In the image Pass the Salt, Please, socialite and Atlanta Ballet benefactor Merry Carlos, meanwhile, is daintily cutting into a sliver of turkey at a table in her formal dining room, a pistol at her elbow and sitting across from an ashen-hued husband bleeding out in his plate. In real life, of course, Carlos’ ex-husband is Chris Michael Carlos, the CEO of National Distributing Company, who took over the family business after the passing of the company’s chairman and Emory University museum namesake, Michael C. Carlos. On behalf of his parents, the couple had donated four million dollars to the ballet.

Many of the models in the show were recruited by veteran Carter-Barnes Hair Artisans make-up wizard Kiev Osborne (who is now overseeing her own Buckhead shop, The Make Up Unlimited). And yes, the revolver is real. Finding one wasn’t exactly an issue. “Everybody in this city has a gun!” Leibowitz says laughing. “The props were easy, believe me!”

A pair of prominent Buckhead doctors lent their home to Leibowitz for the shoot of Tough Day?, a photo of a power-suited wife coming home to a husband on all fours, polishing the foyer floor with a bottle of Olde English.

“Everyone was astonishingly generous with their time, their ideas and their homes,” the photographer says.

For Showtime, former Atlanta model Adam Gates flashed more skin for Leibowitz than he ever has on a shoot. In the photo, his real-life girlfriend, a bored-looking Klarissa Hill, ignores Gates’ considerable assets, on display in the photo’s foreground, in search of the TV remote. “Thank God Adam was feeling good about his ass that day!” Leibowitz says, grinning. “He was a great sport.”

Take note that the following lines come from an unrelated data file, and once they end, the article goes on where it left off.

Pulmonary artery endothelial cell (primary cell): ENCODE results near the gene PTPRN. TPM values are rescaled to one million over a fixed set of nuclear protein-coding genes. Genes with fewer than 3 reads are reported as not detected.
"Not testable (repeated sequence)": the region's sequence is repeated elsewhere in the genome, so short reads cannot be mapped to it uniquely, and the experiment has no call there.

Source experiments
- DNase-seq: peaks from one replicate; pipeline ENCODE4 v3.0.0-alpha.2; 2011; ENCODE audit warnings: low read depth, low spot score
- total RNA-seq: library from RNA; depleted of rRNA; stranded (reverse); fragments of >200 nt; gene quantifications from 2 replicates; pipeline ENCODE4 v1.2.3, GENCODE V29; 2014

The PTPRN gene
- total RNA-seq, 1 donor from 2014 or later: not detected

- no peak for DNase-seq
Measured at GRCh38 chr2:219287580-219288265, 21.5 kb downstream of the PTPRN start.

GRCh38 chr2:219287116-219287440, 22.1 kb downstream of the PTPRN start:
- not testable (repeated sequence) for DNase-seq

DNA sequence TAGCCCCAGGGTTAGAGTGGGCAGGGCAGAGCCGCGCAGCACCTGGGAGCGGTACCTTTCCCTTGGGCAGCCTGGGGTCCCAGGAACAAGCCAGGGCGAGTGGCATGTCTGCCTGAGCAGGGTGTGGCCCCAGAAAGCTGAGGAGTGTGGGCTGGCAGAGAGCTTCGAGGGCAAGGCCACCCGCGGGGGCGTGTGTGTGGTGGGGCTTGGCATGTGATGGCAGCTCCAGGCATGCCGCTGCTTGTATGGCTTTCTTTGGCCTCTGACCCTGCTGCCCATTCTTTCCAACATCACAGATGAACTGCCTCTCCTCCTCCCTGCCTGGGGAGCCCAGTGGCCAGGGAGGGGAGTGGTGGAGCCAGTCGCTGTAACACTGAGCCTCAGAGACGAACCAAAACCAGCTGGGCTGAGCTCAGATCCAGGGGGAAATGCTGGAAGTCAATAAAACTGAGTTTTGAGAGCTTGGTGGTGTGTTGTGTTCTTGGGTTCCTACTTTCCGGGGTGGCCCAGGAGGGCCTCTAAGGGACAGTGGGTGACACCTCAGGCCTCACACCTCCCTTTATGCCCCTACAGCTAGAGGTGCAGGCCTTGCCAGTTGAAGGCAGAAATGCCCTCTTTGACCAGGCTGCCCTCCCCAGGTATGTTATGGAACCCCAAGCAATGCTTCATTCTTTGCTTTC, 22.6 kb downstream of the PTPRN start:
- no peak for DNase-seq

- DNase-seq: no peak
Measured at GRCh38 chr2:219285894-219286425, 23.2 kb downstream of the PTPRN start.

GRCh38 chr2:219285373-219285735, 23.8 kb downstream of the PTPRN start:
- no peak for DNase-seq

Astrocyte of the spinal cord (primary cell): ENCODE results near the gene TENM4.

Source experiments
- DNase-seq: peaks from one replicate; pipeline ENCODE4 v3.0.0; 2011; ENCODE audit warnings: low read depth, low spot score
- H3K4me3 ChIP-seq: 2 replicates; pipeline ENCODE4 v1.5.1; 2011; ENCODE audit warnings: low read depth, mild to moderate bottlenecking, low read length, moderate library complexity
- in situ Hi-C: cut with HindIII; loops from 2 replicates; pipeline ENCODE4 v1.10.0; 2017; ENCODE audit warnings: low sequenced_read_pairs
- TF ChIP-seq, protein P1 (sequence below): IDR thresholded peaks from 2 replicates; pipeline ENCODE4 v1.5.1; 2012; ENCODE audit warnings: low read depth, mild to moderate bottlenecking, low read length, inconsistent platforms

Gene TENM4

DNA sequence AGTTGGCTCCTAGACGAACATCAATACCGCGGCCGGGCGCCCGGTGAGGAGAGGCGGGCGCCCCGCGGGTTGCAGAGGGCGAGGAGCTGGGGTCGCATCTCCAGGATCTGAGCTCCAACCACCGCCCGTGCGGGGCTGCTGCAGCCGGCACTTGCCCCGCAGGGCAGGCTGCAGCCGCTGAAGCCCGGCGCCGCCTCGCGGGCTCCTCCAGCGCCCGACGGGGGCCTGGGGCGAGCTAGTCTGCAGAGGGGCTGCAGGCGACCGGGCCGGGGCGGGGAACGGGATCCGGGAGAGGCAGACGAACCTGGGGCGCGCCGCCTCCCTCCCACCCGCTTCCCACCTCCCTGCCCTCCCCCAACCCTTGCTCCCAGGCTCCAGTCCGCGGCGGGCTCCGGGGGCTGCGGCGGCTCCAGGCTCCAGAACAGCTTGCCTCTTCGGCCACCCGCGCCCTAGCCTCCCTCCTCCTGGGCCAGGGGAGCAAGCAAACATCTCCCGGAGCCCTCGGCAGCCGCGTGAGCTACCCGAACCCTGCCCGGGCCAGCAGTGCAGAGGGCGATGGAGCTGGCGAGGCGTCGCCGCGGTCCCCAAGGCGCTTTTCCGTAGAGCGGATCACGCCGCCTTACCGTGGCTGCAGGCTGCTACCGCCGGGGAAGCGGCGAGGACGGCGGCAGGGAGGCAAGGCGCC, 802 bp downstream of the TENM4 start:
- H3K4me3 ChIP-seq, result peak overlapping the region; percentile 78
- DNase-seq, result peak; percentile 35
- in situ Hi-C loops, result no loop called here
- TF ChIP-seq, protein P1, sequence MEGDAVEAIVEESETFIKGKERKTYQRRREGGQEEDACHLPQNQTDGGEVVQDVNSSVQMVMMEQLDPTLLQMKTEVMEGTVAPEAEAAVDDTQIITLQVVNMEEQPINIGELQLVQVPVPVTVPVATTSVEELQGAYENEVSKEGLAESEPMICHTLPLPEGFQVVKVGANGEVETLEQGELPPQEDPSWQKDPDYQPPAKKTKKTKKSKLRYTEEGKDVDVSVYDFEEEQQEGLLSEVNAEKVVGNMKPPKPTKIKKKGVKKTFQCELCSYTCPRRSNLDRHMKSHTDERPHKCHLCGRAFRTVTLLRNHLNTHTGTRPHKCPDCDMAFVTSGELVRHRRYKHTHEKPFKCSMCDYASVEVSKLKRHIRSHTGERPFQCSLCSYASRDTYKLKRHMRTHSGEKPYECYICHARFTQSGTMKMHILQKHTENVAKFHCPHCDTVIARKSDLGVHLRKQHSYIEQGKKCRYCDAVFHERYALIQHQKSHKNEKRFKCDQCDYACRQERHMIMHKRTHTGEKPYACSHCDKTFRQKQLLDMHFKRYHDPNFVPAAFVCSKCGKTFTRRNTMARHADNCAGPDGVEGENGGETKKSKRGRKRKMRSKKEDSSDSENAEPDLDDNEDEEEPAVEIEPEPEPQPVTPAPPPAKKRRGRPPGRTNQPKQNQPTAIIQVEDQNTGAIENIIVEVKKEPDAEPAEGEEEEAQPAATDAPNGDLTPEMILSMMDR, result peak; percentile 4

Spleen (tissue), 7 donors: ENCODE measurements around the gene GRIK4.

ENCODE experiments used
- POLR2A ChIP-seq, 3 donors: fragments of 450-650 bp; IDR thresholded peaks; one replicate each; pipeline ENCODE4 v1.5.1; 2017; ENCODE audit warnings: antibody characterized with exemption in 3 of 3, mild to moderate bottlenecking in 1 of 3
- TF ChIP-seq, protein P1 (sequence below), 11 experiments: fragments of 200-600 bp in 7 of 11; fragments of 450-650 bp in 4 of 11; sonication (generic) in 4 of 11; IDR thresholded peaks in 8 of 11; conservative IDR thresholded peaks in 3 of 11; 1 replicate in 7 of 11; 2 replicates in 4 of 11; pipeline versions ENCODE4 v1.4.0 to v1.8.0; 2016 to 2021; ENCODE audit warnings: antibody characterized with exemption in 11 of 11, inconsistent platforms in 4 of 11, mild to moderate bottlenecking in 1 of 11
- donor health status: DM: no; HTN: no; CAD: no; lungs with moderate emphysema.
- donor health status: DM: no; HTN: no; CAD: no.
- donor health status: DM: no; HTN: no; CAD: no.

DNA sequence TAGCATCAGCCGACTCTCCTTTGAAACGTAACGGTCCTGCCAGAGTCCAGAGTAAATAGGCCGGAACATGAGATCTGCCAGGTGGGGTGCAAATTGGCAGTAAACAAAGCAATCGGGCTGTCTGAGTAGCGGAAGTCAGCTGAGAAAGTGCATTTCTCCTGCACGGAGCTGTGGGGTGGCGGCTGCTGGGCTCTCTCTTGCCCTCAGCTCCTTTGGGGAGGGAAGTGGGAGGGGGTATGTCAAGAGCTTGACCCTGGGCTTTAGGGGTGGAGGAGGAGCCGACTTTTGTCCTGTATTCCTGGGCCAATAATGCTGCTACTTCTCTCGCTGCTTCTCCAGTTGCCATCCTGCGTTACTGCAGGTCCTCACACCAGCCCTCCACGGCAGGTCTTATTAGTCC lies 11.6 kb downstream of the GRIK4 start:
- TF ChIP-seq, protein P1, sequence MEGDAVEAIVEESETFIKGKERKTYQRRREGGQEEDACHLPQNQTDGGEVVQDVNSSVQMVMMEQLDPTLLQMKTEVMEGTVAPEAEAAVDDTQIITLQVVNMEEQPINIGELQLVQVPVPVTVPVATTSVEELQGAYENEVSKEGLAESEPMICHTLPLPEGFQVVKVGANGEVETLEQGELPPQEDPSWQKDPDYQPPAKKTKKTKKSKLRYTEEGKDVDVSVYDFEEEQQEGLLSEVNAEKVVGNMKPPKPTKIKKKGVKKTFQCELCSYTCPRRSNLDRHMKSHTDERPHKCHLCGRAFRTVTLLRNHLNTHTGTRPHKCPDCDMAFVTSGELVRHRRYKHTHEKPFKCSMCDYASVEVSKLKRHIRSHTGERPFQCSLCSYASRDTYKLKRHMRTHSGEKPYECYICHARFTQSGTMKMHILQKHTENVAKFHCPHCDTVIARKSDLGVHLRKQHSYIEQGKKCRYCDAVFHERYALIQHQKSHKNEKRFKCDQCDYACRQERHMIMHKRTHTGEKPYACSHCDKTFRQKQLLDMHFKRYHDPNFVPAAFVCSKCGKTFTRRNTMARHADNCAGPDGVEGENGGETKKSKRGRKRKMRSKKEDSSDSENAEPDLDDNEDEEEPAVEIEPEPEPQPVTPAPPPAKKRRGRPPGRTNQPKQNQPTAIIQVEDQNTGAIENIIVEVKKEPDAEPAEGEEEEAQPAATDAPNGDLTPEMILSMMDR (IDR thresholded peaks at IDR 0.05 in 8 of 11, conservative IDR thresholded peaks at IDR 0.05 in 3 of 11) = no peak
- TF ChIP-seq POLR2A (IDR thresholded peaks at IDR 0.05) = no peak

Angela King, the former wife of Atlanta chef and Buckhead Life Restaurant Group heir Pano I. Karatassos, invaded the law-book-adorned boardroom of an Atlanta law office to shoot Boys Club. King is photographed ripping off a piece of red bondage tape with her gleaming white teeth. Beneath her, bare chested and entangled in tape, are her male co-workers. “We went to Insurrection on Cheshire Bridge to buy red bondage tape and dildos,” Leibowitz whispers. “[Husband] Henry took a picture of me in front of all the dildos to send to our children. It was just another afternoon with Harriet. The kids have no idea what to tell their friends about their parents!”